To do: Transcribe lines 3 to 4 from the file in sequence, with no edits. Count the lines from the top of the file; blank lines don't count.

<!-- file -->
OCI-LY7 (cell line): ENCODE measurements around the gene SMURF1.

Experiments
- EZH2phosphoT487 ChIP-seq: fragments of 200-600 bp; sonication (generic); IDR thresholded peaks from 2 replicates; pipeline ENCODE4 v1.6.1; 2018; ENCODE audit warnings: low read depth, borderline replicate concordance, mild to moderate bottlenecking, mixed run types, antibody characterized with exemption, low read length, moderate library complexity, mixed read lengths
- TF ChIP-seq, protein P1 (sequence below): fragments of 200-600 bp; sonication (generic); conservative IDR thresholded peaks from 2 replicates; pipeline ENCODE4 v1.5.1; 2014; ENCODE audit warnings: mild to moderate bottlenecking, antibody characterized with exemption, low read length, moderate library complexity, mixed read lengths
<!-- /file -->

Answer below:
- EZH2phosphoT487 ChIP-seq: fragments of 200-600 bp; sonication (generic); IDR thresholded peaks from 2 replicates; pipeline ENCODE4 v1.6.1; 2018; ENCODE audit warnings: low read depth, borderline replicate concordance, mild to moderate bottlenecking, mixed run types, antibody characterized with exemption, low read length, moderate library complexity, mixed read lengths
- TF ChIP-seq, protein P1 (sequence below): fragments of 200-600 bp; sonication (generic); conservative IDR thresholded peaks from 2 replicates; pipeline ENCODE4 v1.5.1; 2014; ENCODE audit warnings: mild to moderate bottlenecking, antibody characterized with exemption, low read length, moderate library complexity, mixed read lengths